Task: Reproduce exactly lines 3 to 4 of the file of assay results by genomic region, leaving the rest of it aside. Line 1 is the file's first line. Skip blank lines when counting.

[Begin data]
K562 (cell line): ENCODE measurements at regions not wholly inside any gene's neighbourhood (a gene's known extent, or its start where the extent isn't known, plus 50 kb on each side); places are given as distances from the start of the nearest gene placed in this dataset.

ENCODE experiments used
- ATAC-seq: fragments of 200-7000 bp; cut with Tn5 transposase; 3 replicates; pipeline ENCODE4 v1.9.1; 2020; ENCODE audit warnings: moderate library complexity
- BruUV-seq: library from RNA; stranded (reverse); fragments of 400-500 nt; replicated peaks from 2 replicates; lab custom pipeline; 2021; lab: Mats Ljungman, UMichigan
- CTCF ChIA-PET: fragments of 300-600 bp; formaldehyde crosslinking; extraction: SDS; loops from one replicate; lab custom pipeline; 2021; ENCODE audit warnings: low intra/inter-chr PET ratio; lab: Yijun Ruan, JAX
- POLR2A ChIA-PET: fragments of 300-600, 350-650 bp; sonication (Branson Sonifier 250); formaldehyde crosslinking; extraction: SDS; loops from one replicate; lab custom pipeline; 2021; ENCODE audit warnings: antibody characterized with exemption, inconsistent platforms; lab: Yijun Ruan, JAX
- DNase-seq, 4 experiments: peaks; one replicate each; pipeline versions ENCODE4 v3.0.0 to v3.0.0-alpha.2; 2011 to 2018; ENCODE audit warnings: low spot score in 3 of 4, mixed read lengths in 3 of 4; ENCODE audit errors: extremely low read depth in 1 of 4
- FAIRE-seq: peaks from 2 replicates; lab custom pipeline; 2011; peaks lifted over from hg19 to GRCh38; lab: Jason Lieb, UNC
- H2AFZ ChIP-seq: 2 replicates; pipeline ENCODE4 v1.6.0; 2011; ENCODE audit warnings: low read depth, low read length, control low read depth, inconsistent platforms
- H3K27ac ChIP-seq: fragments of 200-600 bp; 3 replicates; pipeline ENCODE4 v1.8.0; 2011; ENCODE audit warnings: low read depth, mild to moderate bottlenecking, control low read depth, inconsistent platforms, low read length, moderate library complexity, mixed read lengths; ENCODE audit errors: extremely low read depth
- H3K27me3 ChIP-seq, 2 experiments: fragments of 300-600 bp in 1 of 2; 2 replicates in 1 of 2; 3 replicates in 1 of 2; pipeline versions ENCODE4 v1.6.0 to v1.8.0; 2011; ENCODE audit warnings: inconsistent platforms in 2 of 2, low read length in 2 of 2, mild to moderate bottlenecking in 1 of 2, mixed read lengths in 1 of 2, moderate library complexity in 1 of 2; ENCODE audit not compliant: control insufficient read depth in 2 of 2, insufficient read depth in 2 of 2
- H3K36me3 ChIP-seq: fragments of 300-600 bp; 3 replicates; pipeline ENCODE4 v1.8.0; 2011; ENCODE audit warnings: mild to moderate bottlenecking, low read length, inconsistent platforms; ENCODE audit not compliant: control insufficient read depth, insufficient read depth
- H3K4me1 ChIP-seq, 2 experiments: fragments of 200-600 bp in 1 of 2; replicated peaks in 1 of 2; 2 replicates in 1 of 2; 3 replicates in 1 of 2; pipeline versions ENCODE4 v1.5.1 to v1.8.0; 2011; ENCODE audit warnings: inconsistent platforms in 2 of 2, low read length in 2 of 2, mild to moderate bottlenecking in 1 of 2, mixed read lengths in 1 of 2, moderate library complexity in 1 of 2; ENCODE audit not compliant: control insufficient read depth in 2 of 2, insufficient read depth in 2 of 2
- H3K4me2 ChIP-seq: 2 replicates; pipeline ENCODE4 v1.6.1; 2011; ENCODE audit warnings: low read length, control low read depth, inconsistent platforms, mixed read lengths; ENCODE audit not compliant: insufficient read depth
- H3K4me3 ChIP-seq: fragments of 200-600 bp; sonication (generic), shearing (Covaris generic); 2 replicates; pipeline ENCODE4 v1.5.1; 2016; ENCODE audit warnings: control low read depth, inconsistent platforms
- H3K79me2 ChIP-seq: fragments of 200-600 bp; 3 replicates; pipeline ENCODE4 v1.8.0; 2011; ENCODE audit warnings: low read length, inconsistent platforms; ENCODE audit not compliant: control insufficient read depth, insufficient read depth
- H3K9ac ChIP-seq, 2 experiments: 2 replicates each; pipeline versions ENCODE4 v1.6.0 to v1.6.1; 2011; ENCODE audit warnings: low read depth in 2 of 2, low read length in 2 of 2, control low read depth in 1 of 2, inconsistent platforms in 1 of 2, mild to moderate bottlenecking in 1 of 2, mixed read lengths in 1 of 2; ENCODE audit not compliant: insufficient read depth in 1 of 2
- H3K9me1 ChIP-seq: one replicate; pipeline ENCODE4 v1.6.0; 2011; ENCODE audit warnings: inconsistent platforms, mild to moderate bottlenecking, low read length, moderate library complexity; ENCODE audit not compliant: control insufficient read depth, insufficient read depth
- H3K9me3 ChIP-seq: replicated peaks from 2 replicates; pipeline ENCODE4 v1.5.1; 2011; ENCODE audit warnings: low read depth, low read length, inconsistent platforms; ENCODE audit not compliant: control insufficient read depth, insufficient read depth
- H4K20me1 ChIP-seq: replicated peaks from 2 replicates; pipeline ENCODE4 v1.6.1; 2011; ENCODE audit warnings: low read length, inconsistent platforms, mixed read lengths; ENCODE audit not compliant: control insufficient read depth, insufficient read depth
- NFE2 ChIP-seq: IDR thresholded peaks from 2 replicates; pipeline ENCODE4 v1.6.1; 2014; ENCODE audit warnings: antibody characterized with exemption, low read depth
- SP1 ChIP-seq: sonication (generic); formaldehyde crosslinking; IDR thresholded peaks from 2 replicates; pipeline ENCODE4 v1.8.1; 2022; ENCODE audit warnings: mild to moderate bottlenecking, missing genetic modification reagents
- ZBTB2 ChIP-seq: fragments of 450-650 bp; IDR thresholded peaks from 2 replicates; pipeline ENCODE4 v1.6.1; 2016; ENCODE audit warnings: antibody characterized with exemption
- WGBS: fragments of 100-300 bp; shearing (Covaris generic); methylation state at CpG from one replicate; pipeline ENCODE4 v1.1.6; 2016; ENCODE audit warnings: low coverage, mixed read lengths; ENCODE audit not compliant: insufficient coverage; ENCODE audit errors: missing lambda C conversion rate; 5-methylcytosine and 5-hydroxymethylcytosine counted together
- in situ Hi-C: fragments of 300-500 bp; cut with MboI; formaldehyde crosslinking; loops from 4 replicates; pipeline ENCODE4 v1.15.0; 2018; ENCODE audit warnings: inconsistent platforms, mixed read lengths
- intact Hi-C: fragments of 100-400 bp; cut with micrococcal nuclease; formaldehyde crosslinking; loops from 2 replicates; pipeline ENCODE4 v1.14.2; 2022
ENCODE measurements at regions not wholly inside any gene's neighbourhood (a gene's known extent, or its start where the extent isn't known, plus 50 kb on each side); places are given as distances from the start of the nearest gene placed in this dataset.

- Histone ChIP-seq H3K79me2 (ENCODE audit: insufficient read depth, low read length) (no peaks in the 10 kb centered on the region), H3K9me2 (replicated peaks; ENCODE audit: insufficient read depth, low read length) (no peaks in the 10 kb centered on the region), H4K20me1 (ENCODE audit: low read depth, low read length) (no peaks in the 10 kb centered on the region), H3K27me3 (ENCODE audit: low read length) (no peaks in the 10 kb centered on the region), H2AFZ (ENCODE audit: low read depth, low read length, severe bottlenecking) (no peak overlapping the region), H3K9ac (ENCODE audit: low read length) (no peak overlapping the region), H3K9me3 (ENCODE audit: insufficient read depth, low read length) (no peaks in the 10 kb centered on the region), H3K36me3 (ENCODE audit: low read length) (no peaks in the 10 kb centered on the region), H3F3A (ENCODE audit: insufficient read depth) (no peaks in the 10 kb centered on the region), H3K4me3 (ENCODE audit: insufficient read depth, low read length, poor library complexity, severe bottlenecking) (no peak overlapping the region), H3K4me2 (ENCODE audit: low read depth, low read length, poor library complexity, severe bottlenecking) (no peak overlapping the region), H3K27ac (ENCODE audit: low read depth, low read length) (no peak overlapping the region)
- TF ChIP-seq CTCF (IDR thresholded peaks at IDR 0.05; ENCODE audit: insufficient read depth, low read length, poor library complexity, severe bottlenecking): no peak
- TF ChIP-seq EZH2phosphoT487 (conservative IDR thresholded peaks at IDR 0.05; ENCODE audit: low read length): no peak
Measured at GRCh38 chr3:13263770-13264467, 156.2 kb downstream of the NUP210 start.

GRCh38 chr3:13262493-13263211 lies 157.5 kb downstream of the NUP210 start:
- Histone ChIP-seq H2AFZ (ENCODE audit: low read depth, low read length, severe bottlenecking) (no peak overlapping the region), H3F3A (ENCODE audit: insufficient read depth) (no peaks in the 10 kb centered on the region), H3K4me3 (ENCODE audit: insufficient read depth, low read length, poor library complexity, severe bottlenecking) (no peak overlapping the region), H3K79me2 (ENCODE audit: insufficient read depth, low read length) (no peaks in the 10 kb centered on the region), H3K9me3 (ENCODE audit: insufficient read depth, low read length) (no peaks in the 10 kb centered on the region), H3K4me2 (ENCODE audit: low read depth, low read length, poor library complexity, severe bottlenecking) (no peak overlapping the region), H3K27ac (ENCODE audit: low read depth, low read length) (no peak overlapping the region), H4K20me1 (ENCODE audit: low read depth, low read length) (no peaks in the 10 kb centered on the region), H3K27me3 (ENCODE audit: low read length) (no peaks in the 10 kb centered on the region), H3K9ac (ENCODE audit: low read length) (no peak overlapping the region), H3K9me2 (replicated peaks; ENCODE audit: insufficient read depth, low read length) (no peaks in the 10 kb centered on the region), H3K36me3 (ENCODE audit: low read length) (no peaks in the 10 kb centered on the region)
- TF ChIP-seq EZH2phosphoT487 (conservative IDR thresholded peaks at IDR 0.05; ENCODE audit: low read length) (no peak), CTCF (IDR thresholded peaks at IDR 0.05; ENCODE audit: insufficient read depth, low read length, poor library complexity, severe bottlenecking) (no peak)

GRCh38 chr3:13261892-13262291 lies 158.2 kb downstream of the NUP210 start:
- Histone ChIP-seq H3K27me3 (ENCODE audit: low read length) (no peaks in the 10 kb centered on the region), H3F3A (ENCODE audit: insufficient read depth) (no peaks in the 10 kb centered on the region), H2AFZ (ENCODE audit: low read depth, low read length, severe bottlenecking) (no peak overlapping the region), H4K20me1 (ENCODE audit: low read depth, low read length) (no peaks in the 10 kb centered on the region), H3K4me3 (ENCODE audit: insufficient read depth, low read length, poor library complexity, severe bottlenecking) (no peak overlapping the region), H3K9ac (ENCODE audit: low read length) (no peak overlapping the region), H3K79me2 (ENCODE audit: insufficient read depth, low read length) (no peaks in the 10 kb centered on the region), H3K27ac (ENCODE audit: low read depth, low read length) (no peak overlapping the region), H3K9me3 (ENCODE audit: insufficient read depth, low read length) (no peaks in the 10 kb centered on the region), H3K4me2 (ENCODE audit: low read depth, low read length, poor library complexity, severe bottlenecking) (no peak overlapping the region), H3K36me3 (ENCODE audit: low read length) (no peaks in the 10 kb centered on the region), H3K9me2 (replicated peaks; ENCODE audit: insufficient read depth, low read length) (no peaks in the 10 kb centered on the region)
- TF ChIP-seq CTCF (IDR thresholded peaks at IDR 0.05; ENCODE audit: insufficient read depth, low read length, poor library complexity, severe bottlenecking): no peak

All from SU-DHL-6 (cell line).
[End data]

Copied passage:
- ATAC-seq: fragments of 200-7000 bp; cut with Tn5 transposase; 3 replicates; pipeline ENCODE4 v1.9.1; 2020; ENCODE audit warnings: moderate library complexity
- BruUV-seq: library from RNA; stranded (reverse); fragments of 400-500 nt; replicated peaks from 2 replicates; lab custom pipeline; 2021; lab: Mats Ljungman, UMichigan